Kay calls the habit of writing from the interior world of another person an "ethical dilemma which has seeped – like a toxic substance, unnoticed – into fiction, even at the highest levels". He acknowledges the fact that many of these books are well written, enjoyable, and highly regarded. But the problem seems to him to be one of privacy; a person, even if dead, has a right to their own existence, their own interior life, which shouldn't be co-opted for another person's novel. I agree, very strongly, as you may have figured out from my last comment on this topic. He goes further in the comments to his piece to explain that the use of real people should be limited to those forming the backdrop to the novel, and the narrative voice be the writer's own creation. He himself gets around this problem by writing fantasy, in which his characters and settings may be inspired by real life people or events but are clearly not purporting to be the truth of those people's lives.

As he says, when writing about someone real who has already died you may be able to avoid libel laws, but does that make it ethical? There were some great comments to my last post, bringing up different aspects of this discussion, and it was very interesting seeing another essay in the Guardian. I can see it is a widely contested issue!

Thursday, August 20, 2009

John Quincy Adams: the Ur-Twitterer

I just had to mention this one: if you are on Twitter be sure to follow John Quincy Adams! (@JQAdams_MHS )

This is a project undertaken by the Massachusetts Historical Society; they are twittering his entries from just one of his journals, one in which he noted down very brief observations about weather, the day in general, and what he was reading. They are very brief indeed -- there hasn't seemed to be any difficulty fitting them into Twitter length. I am not even an American and I have still always admired John Quincy Adams - and this project is a great use of Twitter. I think Adams would approve! :)

Wednesday, August 19, 2009

India's Greatest Detective & the Case of the Missing Servant

The Case of the Missing Servant / Tarquin Hall
Toronto: McClelland & Stewart, c2009.
320 p.

I began this book quite a while ago, when I was sick at home for a week. I picked it up again a couple of weeks ago, thinking I should really finish it; this time around I was much more mentally present and enjoyed it greatly.

This is the first book featuring Vish Puri, most Private Investigator. It is set in Delhi, amongst the varied classes of Indian society. The sense of place is very strong, and I enjoyed the English spoken by the characters -- and was relieved to see a review which commented on how exactly Hall had captured the Punjabi way of speaking. I have no comparison so was glad to see that statement. It makes sense, though; even though Hall is English he is a journalist based in Delhi.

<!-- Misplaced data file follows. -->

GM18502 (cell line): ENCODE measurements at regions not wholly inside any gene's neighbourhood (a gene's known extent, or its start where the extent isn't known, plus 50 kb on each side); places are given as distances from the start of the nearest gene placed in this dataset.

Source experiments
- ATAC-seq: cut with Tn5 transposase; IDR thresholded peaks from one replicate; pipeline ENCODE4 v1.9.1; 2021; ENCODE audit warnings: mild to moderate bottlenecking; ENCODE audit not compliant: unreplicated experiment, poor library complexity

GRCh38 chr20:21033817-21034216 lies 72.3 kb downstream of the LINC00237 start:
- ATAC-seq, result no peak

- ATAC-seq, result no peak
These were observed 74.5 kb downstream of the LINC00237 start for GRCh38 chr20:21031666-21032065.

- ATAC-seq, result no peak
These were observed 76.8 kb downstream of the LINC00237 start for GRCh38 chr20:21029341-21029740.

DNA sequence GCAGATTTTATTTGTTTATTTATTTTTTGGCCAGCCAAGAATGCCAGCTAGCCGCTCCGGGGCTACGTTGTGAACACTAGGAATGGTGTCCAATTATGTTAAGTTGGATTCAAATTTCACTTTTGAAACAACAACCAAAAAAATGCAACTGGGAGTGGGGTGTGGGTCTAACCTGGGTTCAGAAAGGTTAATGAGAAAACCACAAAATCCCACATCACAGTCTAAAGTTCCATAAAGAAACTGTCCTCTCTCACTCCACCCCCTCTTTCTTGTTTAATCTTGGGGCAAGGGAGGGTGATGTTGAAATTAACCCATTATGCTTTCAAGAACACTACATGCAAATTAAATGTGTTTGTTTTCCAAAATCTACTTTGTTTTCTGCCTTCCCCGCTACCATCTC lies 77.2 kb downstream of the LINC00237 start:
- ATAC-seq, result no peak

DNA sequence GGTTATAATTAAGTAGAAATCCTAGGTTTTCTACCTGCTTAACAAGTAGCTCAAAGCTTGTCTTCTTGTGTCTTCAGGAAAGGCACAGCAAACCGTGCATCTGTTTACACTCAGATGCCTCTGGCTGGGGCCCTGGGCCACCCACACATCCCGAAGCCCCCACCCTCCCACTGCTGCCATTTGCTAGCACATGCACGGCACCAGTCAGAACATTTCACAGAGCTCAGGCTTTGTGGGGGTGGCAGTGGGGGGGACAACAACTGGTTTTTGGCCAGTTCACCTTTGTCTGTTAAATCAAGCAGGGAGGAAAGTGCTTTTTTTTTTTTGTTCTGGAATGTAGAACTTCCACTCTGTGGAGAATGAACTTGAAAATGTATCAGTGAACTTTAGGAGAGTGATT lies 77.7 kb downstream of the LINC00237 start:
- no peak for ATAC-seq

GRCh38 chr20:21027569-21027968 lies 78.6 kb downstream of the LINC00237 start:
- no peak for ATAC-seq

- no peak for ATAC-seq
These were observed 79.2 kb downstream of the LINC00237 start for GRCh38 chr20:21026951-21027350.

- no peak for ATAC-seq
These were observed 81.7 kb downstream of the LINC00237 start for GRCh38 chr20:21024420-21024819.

Puri is a great character; a little bit of Poirot (he is fussy and his nickname is Chubby), with a touch of the Sherlock Holmes he disdains, and the rest is all his very own. The surrounding cast is also wonderful, especially Mummy-ji, Puri's determinedly bossy mother who nevertheless seems to be able to settle things to her own liking. Puri spends most of his time investigating matrimonial prospects, but as this story opens he is asked to investigate the disappearance of a servant known as Mary. She has gone missing and is presumed dead, and her employer, a well-known lawyer, is accused of murder. Puri must prove the innocence of his client in Rajasthan, while at the same time trying to discover why someone had taken a shot at Puri himself one recent morning in Delhi, as well as continuing with some surveillance of a matrimonial prospect for another client. Lots of opportunity for revealing the local society in all its variations, and Hall does so succinctly and colourfully.

One of Puri's weaknesses is food; there are many descriptions of the food he likes to eat, especially the greasy fried food he sneaks in against doctor's orders and is careful to conceal from his wife. Conveniently, there is also a glossary in the back of the book so the tempting dishes he likes are explained. Other terms are also made clear, but their use in the text gives you a good idea of what the characters are talking about even before you look one up. It is a very appealing beginning to what I hope will be a series; lots of cozy elements but also lots of social comment. Really interesting, and when it can also make me laugh, I'm sold.